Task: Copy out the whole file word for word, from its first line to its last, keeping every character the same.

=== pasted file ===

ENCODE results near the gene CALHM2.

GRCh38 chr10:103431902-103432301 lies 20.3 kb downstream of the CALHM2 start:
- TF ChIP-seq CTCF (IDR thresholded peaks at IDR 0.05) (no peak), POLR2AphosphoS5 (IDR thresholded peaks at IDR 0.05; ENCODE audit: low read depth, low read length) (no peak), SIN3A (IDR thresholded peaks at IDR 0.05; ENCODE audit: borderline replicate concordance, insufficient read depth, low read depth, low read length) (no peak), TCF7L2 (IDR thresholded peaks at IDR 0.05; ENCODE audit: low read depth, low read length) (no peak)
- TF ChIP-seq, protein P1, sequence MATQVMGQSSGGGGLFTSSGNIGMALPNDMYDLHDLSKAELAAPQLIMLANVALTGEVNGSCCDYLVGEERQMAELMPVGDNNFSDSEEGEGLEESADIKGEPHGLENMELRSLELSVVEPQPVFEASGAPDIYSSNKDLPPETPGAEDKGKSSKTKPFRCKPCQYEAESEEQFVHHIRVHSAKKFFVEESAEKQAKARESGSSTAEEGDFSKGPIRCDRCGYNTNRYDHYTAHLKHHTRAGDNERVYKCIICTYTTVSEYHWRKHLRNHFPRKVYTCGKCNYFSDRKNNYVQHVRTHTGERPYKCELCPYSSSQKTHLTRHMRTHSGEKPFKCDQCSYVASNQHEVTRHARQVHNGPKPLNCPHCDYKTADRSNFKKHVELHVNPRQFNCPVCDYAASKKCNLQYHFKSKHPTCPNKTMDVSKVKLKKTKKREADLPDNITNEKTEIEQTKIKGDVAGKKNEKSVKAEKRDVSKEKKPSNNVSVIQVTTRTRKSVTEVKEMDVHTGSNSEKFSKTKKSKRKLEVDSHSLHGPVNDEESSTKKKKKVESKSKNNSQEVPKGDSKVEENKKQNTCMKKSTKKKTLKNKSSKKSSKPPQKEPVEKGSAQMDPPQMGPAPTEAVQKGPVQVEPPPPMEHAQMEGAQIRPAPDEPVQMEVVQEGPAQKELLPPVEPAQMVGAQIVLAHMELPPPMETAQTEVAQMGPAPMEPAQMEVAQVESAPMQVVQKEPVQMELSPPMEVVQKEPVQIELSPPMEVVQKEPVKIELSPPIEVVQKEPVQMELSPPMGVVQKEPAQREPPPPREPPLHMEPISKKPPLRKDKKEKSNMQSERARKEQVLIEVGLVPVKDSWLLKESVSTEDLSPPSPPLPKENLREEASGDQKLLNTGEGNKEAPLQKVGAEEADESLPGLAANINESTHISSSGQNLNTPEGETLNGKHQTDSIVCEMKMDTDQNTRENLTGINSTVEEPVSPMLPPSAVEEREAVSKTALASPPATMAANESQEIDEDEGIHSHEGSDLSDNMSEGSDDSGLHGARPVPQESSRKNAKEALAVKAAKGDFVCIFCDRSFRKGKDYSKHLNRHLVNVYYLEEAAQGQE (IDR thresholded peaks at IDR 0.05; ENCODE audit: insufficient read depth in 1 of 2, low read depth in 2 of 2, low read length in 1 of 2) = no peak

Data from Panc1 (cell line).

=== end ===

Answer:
ENCODE results near the gene CALHM2.

GRCh38 chr10:103431902-103432301 lies 20.3 kb downstream of the CALHM2 start:
- TF ChIP-seq CTCF (IDR thresholded peaks at IDR 0.05) (no peak), POLR2AphosphoS5 (IDR thresholded peaks at IDR 0.05; ENCODE audit: low read depth, low read length) (no peak), SIN3A (IDR thresholded peaks at IDR 0.05; ENCODE audit: borderline replicate concordance, insufficient read depth, low read depth, low read length) (no peak), TCF7L2 (IDR thresholded peaks at IDR 0.05; ENCODE audit: low read depth, low read length) (no peak)
- TF ChIP-seq, protein P1, sequence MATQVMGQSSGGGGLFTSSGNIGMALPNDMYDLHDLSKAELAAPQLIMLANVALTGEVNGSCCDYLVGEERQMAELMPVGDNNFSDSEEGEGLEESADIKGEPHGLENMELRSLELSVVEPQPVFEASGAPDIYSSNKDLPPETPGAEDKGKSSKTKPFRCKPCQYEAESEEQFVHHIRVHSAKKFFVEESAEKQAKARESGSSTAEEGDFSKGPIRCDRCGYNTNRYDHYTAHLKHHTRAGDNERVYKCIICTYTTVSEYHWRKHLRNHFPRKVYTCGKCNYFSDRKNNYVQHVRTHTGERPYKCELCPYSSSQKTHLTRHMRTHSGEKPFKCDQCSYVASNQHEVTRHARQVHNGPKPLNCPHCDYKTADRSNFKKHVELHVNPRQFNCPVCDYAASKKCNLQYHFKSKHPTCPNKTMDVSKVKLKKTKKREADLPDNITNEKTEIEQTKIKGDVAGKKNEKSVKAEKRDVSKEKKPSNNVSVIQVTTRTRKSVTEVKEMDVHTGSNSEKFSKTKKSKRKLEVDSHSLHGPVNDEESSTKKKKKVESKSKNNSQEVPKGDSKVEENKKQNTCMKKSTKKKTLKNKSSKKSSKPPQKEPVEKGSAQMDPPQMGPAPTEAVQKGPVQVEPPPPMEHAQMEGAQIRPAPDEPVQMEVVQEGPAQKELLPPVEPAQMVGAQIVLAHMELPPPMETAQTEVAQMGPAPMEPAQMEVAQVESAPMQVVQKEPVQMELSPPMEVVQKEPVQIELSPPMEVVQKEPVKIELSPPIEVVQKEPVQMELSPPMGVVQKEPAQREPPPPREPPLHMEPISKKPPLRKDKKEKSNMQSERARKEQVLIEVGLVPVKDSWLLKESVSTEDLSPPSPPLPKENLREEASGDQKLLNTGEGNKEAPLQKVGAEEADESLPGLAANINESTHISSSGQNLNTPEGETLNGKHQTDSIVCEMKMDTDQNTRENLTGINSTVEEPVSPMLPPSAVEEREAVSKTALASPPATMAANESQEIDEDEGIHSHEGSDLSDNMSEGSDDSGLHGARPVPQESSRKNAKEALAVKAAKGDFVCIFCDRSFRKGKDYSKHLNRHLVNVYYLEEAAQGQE (IDR thresholded peaks at IDR 0.05; ENCODE audit: insufficient read depth in 1 of 2, low read depth in 2 of 2, low read length in 1 of 2) = no peak

Data from Panc1 (cell line).